One pair of 1810, strapped with black cloth and cuffed with black leather, uses ten “regimental” buttons and 40 plain plated buttons. This pair has flies, so I assume, maybe wrongly, that five “regimental” buttons were used on each flap, and plain plated buttons down each leg fly. This pair is no more expensive than the others, so it is not clear how many of these overalls were buttoned down the sides, or if this one is the exception. As with waistcoats, officers clearly exercised some personal preferences within a general battalion style. There is no mention of coloured stripes for any of these black overalls.
The two exceptions here are for “mixed” (grey) overalls, both for a Paymaster in 1814, so again perhaps an allowed staff variation. One pair is described as strapped with the same grey cloth and the other as having green stripes.
The Aerts image [above] shows dark green overalls with a gold seam stripe, simplified gold knots and black cuffing. It’s possible that this represents dome sort of extrapolation from the Bomann image [above], translating the pantaloons into approximately equivalent overalls. Or there may be another source behind this feature, unknown to me. Without the benefit of any references by Aerts, it’s impossible to say.
Fosten’s 1982 image of an officer, with the mirliton discussed above, though with the jacket accurately shown, wears light grey overalls striped and ornamented green, with black cuffing. These appear to be borrowed from the von Röder image discussed on page 3, which I identify as an officer of the 1st Battalion. With the exception of the Paymaster’s examples just mentioned, all the Meyer references to overalls are for black cloth.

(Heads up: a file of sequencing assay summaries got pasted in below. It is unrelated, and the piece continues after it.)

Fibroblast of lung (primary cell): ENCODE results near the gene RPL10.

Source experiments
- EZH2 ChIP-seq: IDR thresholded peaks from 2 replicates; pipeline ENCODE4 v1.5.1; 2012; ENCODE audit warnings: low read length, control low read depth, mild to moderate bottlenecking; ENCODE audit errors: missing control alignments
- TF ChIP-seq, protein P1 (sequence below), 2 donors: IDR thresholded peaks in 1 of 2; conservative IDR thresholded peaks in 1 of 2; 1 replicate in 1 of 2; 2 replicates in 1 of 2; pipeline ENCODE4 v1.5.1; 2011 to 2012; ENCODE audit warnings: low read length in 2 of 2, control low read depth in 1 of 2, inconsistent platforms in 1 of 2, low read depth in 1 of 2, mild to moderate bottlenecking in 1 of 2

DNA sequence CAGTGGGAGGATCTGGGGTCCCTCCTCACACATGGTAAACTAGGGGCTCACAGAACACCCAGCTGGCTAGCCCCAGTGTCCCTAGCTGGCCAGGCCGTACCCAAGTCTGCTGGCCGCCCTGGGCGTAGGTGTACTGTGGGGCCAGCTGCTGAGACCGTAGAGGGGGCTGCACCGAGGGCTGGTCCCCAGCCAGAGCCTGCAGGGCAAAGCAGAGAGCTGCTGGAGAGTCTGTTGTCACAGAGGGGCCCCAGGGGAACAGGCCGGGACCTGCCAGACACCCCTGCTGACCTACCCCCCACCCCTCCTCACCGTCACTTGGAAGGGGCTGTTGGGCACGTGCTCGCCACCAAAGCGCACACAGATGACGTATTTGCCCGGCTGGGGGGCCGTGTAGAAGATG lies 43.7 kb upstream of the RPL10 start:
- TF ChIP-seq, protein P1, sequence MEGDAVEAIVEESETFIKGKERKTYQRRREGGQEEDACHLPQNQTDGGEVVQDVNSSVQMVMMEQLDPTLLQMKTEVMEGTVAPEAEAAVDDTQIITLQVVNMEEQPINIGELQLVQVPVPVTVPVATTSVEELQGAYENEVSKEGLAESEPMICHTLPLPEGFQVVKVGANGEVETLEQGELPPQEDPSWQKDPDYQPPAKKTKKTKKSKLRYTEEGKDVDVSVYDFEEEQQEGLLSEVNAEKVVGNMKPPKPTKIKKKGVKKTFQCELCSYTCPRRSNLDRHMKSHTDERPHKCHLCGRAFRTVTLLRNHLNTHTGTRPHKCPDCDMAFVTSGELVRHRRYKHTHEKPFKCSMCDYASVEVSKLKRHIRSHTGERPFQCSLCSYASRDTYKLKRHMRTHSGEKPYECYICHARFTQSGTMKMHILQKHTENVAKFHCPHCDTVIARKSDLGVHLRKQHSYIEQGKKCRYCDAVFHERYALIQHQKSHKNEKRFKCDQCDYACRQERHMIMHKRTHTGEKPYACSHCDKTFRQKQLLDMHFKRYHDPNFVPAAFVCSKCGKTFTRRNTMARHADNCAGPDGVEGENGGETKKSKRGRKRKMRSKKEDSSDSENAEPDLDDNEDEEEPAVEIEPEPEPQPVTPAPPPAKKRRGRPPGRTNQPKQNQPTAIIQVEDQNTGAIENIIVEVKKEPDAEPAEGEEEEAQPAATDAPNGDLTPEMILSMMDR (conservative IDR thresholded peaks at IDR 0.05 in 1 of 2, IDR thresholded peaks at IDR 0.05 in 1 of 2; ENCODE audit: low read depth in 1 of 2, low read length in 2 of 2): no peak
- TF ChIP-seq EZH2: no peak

These were entirely without regulation but sometimes related to uniform colours. The Meyer ledger has one example, for Lieutenant Colonel Martin in 1811. This, like the jacket, is of superfine green cloth, lined with calico, with black velvet “round the bottom” (presumably as a band), and with a tassel.
The Meyer ledger has eleven orders from 1809 to 1814 for greatcoats or “pelisses”. Nine of these, as seen for the 1st Battalion on page 3, are of superfine green cloth, seven of which are noted as having “regimental” buttons; whether this means a single row, or three rows as on the jacket and some waistcoats, is not clear. None of these coats are the “regulation” grey. Seven of the green coats are modestly priced, so probably plain or simply ornamented. Six of these have linen sleeve linings; the seventh has black silk at a small extra cost.
Two items of 1814 are described only as “pelisses”, but are priced the same as a more expensive greatcoat of that year, and appear to be long top coats rather than a short hussar pelisse. One rather more expensive greatcoat of 1810 gives us some idea of the ornamentation available in the top end range, involving 14 yards of French braid, four yards of figuring braid, six tassels, 16 olives, fringe and silk sleeve lining. All of this was presumably in black. It’s impossible to be certain how these items were applied, but a reasonable hypothesis might be for 16 French braid loops on the front, fastening with olives, “Polonaise” hips in French braid with fringe and three tassels on each hip, and perhaps French braid on the side seams. The figuring braid might have ornamented the collar and cuffs.
In his later plate, Knötel develops the Beamish figure by adding silver furniture to the belt. This seems fair enough, and is backed by the von Röder image. He also provides a sabretache for a mounted officer, apparently ornamented with a silver garter star. I’m not aware what the basis for this might be.